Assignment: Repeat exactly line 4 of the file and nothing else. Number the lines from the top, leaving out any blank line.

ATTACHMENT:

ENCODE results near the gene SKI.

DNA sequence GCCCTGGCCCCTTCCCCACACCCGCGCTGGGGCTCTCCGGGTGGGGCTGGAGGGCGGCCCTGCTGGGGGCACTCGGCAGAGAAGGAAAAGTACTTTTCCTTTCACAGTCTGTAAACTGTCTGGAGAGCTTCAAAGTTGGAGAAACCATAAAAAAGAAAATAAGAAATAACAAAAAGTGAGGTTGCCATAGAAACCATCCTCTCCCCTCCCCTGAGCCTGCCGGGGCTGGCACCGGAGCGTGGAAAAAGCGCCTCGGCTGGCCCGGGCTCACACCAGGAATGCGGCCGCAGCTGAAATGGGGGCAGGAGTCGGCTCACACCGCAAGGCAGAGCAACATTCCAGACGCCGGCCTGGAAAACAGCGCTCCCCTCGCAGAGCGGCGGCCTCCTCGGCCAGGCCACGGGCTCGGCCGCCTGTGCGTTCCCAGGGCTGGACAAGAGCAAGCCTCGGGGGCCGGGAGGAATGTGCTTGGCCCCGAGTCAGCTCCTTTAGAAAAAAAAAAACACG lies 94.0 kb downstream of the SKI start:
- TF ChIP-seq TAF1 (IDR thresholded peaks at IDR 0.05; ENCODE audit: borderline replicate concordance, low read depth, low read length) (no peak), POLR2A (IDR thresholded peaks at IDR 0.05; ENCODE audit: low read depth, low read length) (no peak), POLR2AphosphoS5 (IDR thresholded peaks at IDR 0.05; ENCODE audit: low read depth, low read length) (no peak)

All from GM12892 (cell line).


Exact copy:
All from GM12892 (cell line).